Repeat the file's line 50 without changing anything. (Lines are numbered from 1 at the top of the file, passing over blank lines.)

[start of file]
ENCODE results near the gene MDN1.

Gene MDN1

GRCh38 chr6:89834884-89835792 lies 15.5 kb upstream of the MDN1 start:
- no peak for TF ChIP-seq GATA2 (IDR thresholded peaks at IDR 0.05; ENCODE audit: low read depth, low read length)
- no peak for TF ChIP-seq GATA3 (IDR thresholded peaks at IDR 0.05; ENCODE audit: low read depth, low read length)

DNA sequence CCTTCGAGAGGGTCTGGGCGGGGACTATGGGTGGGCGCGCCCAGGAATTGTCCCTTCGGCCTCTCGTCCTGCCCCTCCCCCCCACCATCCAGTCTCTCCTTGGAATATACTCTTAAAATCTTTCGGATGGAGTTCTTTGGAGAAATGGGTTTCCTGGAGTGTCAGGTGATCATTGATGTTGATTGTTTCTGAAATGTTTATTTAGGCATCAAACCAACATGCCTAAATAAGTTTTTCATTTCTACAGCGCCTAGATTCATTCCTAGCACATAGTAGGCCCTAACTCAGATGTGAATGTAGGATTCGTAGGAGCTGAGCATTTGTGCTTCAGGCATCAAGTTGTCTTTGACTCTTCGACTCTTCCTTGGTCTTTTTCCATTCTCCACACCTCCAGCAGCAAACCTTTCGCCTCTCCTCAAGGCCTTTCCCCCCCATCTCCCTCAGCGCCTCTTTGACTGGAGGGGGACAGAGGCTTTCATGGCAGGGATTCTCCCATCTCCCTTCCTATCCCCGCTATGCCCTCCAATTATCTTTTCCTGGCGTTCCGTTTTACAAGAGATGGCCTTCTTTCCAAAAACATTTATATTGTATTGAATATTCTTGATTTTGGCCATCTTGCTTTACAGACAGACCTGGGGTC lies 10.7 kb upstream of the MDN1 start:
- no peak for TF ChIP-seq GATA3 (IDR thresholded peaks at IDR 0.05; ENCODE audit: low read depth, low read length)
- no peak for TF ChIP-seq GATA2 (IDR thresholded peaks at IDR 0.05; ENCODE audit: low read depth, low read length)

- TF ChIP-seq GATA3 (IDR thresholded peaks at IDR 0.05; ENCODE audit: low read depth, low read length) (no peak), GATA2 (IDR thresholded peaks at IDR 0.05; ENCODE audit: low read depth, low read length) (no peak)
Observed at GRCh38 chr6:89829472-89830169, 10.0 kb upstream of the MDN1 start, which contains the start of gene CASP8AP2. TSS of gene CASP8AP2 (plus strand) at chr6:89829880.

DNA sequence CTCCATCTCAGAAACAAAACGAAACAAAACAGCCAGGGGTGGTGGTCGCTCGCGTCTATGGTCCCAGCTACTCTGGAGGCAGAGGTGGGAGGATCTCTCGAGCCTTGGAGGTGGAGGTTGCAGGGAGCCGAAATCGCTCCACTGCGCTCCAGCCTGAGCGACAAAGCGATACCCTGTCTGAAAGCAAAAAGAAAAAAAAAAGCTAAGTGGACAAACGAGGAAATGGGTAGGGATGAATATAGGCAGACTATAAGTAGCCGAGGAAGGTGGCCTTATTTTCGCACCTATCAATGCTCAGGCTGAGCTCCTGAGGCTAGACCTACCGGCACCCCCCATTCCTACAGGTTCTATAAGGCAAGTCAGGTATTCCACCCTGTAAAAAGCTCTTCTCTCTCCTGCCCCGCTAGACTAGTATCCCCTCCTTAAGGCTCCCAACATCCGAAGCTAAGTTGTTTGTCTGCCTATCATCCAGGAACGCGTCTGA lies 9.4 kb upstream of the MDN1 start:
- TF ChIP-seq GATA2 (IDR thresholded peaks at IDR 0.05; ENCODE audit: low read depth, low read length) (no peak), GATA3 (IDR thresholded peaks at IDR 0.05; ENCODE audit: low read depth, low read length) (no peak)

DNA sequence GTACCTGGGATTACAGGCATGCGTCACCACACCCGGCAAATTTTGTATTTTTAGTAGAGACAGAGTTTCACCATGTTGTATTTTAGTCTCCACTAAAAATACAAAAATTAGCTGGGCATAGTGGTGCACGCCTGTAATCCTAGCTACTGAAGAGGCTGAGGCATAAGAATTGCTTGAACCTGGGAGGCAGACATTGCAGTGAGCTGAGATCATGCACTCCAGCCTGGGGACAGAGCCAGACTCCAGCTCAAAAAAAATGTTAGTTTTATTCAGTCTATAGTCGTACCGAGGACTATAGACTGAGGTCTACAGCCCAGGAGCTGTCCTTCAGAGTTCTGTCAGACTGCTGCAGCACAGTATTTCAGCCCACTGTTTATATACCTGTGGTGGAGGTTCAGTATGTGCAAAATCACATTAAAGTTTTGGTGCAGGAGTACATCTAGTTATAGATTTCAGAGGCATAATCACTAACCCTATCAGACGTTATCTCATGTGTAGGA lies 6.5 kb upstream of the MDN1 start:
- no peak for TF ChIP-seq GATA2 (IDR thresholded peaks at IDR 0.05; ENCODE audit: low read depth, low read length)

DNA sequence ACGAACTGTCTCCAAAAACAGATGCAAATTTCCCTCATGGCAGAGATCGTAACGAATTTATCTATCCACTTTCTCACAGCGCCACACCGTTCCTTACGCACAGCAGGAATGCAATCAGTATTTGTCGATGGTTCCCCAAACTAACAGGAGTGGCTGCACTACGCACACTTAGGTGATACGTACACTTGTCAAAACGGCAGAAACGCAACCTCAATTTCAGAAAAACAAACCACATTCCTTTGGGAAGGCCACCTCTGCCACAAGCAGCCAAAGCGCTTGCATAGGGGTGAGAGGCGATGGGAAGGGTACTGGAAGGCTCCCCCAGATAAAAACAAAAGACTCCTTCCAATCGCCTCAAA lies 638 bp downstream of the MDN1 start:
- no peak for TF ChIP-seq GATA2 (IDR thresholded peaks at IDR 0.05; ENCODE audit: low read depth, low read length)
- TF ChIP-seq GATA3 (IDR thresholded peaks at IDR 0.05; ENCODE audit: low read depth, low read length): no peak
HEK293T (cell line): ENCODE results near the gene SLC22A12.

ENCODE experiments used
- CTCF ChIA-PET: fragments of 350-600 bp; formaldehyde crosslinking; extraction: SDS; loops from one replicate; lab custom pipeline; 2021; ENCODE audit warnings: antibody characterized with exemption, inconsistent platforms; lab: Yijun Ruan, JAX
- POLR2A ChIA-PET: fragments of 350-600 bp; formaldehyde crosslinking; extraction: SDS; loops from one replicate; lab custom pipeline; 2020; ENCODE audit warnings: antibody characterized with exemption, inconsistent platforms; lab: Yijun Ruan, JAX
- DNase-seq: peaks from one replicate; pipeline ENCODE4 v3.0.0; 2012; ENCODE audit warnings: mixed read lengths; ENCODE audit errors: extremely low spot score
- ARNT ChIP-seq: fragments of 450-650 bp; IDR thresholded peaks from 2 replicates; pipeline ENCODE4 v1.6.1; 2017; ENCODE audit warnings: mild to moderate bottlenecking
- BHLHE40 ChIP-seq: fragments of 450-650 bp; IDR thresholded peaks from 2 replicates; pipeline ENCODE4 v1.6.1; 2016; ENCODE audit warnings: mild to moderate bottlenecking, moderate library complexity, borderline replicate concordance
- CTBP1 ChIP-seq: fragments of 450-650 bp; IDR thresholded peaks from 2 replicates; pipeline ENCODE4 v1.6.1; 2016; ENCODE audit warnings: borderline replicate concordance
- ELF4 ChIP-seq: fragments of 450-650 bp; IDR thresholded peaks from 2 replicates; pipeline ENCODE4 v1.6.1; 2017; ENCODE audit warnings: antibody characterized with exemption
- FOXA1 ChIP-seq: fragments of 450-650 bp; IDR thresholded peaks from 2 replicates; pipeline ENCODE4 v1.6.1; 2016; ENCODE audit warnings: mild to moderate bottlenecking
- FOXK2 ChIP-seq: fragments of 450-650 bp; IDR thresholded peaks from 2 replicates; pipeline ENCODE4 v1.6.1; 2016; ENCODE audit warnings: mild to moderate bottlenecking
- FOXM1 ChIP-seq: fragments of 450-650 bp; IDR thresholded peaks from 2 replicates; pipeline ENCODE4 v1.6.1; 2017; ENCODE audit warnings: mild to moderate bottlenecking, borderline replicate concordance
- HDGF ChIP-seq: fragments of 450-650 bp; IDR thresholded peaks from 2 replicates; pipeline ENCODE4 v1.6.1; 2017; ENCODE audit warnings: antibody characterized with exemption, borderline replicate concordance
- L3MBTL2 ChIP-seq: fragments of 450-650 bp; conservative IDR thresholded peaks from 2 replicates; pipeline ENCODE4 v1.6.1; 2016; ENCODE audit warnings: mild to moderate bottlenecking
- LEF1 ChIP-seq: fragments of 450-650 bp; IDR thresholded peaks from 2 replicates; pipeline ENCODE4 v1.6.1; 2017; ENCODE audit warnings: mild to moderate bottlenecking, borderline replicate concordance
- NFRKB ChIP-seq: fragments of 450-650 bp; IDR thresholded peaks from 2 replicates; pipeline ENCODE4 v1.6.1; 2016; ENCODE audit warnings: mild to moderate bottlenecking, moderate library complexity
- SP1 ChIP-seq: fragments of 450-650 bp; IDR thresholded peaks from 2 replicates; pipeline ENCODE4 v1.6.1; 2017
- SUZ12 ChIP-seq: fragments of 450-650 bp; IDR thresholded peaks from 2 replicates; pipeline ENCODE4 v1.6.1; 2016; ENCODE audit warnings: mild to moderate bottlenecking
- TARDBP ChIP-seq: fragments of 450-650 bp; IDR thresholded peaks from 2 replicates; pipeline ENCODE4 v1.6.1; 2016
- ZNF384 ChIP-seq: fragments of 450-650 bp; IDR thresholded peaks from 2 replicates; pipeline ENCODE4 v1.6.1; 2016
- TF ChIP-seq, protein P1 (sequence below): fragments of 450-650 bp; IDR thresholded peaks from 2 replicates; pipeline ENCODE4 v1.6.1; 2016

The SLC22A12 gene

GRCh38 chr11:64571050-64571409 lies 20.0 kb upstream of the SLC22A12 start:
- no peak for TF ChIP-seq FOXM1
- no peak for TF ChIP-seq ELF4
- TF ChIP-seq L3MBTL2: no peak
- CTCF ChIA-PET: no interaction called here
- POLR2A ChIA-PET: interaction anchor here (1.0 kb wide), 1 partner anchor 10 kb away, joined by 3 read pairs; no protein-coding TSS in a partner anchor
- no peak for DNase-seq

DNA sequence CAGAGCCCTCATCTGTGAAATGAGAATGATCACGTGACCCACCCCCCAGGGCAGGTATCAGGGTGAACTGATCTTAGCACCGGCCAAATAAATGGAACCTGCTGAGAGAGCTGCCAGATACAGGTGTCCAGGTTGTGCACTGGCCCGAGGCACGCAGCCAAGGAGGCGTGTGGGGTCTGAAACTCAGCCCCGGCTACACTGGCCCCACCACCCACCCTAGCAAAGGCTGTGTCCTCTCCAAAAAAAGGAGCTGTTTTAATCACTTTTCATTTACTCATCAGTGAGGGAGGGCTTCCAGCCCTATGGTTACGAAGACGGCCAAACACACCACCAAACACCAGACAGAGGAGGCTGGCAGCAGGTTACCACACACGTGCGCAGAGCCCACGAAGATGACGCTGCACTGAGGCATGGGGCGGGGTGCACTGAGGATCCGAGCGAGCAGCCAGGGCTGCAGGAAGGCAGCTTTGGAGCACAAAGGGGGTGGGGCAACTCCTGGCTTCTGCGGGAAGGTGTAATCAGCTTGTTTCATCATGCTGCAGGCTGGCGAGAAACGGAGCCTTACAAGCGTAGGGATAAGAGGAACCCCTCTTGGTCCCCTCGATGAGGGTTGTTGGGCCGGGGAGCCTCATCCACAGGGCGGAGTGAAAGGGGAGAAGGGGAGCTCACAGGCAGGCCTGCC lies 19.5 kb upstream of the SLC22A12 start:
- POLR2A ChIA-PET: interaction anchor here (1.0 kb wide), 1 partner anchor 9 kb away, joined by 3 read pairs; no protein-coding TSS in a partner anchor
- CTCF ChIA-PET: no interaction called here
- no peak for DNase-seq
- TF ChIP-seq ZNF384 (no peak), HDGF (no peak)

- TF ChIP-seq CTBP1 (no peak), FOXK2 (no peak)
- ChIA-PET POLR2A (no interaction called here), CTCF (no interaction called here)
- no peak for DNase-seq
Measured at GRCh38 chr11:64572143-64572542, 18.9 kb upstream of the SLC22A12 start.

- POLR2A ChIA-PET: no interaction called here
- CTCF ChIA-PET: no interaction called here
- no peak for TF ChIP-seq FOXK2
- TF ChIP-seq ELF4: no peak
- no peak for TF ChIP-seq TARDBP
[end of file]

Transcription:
- no peak for DNase-seq